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Nautilus International spoke with Commodore David Eagles on why qualified seafarers should consider a career with the Royal Fleet Auxiliary (RFA), a major employer of Nautilus members
It is clear when you meet Commodore David Eagles, head of the Royal Fleet Auxiliary (RFA), that he has both eyes set firmly on expansion of the service and that people and skills are resolutely at the heart of this strategy.
Any Nautilus member who has lost their job, been furloughed, had their pay and conditions curtailed during the pandemic, or who just fancies a change, should consider the RFA. It is actively expanding its fleet with three solid support ships due for delivery by 2032 and the recent Defence Command Paper offers opportunities that could see exciting new capabilities and ships coming into the fleet. Viewed through the prism of its existing 11 vessels, six of which are currently on active duty with two more poised to go on operations, the need for highly trained crew becomes clear.
With workforce recovery on track to deliver crews for 13 ships by the middle of the decade and the potential growth through new capabilities identified in the Defence Command Paper of March this year, the RFA is looking to grow UK seafarer numbers from the current total of 1850 across all ranks to around 2200 by the end of the decade. An ambitious aspiration with the RFA at the heart of the UK seafarer community.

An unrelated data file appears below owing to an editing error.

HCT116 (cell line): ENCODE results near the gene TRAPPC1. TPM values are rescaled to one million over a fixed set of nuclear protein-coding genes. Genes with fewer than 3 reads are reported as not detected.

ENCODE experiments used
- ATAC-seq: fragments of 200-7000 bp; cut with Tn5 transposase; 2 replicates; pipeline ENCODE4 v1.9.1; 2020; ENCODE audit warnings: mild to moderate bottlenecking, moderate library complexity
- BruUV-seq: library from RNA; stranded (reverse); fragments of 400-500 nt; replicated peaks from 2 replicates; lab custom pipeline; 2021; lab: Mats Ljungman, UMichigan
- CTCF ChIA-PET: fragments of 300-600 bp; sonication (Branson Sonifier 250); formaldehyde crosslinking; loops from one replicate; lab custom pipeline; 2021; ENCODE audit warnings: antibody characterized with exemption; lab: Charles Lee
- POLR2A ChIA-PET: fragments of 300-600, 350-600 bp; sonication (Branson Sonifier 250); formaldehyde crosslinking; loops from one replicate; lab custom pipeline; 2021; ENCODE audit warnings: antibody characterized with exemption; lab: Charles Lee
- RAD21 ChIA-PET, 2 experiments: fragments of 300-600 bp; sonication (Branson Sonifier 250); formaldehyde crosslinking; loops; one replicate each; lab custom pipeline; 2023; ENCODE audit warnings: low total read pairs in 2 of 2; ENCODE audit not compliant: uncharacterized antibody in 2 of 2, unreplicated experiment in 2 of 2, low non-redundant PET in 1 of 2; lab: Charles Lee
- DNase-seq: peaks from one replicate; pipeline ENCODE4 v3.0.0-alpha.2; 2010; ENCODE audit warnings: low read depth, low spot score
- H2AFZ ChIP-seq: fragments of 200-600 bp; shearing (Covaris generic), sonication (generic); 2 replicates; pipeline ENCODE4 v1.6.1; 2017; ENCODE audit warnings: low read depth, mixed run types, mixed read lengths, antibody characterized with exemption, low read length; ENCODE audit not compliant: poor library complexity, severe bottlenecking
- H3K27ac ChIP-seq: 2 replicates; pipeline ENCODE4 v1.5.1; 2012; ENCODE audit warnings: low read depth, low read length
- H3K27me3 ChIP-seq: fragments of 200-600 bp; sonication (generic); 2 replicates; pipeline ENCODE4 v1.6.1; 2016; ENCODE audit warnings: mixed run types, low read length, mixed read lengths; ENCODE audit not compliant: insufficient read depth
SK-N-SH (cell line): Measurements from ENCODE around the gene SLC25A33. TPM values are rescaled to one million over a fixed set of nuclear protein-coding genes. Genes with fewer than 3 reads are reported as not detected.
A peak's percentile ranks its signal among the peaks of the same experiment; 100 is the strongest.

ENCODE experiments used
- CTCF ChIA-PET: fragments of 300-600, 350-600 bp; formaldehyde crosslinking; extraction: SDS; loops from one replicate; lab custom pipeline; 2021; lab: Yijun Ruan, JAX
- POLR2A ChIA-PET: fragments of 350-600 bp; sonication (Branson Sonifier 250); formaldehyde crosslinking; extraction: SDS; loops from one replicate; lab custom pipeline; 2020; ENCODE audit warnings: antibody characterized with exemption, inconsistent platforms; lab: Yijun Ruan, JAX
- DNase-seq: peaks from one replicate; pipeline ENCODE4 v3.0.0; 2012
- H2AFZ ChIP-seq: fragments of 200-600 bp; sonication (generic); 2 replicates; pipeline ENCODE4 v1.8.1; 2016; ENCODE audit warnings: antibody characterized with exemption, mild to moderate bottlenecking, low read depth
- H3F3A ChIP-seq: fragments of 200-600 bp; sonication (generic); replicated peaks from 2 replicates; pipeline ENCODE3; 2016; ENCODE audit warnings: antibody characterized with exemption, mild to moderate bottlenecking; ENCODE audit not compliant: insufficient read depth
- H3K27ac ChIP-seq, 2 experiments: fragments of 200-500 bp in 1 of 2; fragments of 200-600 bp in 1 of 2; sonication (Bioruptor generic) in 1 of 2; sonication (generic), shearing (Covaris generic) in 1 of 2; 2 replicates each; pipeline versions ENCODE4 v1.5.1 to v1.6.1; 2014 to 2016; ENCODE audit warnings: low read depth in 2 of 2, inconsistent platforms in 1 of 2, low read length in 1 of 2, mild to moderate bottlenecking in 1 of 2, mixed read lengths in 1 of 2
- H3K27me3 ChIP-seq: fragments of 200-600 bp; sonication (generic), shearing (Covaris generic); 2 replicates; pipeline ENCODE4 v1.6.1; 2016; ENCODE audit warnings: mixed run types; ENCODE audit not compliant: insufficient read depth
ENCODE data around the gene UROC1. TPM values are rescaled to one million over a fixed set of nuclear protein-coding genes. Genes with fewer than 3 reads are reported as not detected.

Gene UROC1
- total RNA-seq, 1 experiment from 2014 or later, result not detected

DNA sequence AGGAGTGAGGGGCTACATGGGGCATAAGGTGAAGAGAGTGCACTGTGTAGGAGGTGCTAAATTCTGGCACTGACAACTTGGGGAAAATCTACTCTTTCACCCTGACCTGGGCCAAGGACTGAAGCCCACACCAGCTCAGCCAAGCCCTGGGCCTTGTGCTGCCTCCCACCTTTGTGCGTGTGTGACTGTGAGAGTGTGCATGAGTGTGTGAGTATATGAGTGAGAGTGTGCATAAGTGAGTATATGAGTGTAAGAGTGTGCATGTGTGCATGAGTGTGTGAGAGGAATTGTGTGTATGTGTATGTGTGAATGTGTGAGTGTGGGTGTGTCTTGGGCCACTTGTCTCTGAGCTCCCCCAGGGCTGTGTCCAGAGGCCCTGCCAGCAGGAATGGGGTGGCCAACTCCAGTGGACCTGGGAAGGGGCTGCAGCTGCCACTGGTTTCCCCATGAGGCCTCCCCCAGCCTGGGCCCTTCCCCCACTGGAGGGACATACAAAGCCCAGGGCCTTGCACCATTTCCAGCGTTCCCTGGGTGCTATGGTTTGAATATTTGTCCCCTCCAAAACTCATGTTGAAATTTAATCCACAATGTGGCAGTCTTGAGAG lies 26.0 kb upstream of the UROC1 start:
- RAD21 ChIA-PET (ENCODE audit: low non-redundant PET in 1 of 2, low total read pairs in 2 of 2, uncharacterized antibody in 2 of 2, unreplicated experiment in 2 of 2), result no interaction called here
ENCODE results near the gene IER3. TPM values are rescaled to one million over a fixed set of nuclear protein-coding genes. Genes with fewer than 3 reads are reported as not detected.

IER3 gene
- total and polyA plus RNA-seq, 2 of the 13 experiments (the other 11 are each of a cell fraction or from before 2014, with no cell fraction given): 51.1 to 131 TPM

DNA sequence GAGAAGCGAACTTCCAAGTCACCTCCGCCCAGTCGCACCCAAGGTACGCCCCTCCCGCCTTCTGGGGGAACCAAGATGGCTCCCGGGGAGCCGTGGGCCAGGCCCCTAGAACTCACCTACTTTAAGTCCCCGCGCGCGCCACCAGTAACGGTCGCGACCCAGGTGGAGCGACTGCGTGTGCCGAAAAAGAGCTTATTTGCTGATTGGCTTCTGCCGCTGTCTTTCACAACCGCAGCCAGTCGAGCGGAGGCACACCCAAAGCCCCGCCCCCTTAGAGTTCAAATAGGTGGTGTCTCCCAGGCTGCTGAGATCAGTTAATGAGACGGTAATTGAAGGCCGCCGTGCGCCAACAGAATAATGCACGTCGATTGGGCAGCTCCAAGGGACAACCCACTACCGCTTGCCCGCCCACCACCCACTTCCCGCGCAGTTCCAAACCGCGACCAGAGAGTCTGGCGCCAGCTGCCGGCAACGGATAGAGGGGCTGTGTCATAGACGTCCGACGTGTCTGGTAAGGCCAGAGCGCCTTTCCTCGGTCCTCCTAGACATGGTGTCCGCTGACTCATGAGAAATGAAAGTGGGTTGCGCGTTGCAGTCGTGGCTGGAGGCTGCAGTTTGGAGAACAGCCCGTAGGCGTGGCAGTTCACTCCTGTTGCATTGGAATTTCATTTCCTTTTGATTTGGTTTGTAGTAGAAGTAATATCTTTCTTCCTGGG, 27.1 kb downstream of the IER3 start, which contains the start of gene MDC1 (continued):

'For the first time in probably two working generations we have the opportunity to grow both the size of the RFA, and the number of UK registered seafarers as we develop the Integrated Programme (IP) of the next 30 years,' Cdre Eagles said when he visited Nautilus head office in June.
The RFA pays for the full costs of all study leave, professional certification and mandatory training for all its personnel and any individuals with Deck, ME or ETO certificates of competency who wish to transition from the Merchant Navy will be fully trained and encouraged to achieve senior certification with all training costs met by the RFA.
It provides specialist military training for all newcomers and maintains a fully funded study scheme with paid study leave for career development – which is vanishingly rare in commercial shipping these days.
'That combination,' Cdre Eagles said 'will deliver a very highly qualified workforce to meet the demand'.
With pay negotiations on hold at many commercial shipping operations during the pandemic, an historical gap between RFA and private sector salaries has decreased. As an example, deck officer and engineer officer jobs are currently advertised with initial earnings starting at £35,000, while a motorman grade 1 will start at over £27,000.
Another reason to consider the RFA is its generous pension and bonus scheme for officers, negotiated with union support. Pair that with a guaranteed salary for 365 days of the year and job security, and a transition to its ranks could prove welcome for the right candidates.
Cdre Eagles acknowledged that some seafarers may be slightly daunted by the military aspects of the job. But he remains confident that the opportunities on offer at all levels from ratings to officer – are comparable with and in some cases better than the commercial maritime sector.
The Royal Fleet Auxiliary’s reputation as a quality employer has been exemplified during the pandemic as it worked with officers and ratings to mitigate the many challenges faced by merchant navy seafarers.